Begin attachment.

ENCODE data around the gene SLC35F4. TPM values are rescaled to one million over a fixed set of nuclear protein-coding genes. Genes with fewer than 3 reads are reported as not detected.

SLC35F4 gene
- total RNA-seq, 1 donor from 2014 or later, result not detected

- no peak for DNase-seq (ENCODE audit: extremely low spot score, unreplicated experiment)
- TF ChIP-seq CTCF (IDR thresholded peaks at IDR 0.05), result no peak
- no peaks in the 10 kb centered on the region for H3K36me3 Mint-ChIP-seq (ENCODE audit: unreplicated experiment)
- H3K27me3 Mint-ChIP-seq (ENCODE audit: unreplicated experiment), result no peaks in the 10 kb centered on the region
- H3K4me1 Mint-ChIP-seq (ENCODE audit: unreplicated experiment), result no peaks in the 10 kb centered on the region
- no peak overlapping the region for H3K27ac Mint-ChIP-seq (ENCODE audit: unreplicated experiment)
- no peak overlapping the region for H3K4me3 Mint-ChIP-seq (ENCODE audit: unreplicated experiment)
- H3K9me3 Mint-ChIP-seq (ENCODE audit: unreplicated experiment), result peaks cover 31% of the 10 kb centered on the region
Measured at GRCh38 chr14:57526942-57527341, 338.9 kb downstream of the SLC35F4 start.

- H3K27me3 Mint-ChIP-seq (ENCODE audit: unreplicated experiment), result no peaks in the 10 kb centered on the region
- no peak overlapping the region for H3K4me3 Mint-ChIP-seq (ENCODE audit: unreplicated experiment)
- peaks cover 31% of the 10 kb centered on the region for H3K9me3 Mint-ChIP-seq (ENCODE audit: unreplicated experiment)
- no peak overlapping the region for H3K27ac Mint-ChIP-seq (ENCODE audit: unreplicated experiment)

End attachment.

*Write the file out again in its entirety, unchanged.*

ENCODE data around the gene SLC35F4. TPM values are rescaled to one million over a fixed set of nuclear protein-coding genes. Genes with fewer than 3 reads are reported as not detected.

SLC35F4 gene
- total RNA-seq, 1 donor from 2014 or later, result not detected

- no peak for DNase-seq (ENCODE audit: extremely low spot score, unreplicated experiment)
- TF ChIP-seq CTCF (IDR thresholded peaks at IDR 0.05), result no peak
- no peaks in the 10 kb centered on the region for H3K36me3 Mint-ChIP-seq (ENCODE audit: unreplicated experiment)
- H3K27me3 Mint-ChIP-seq (ENCODE audit: unreplicated experiment), result no peaks in the 10 kb centered on the region
- H3K4me1 Mint-ChIP-seq (ENCODE audit: unreplicated experiment), result no peaks in the 10 kb centered on the region
- no peak overlapping the region for H3K27ac Mint-ChIP-seq (ENCODE audit: unreplicated experiment)
- no peak overlapping the region for H3K4me3 Mint-ChIP-seq (ENCODE audit: unreplicated experiment)
- H3K9me3 Mint-ChIP-seq (ENCODE audit: unreplicated experiment), result peaks cover 31% of the 10 kb centered on the region
Measured at GRCh38 chr14:57526942-57527341, 338.9 kb downstream of the SLC35F4 start.

- H3K27me3 Mint-ChIP-seq (ENCODE audit: unreplicated experiment), result no peaks in the 10 kb centered on the region
- no peak overlapping the region for H3K4me3 Mint-ChIP-seq (ENCODE audit: unreplicated experiment)
- peaks cover 31% of the 10 kb centered on the region for H3K9me3 Mint-ChIP-seq (ENCODE audit: unreplicated experiment)
- no peak overlapping the region for H3K27ac Mint-ChIP-seq (ENCODE audit: unreplicated experiment)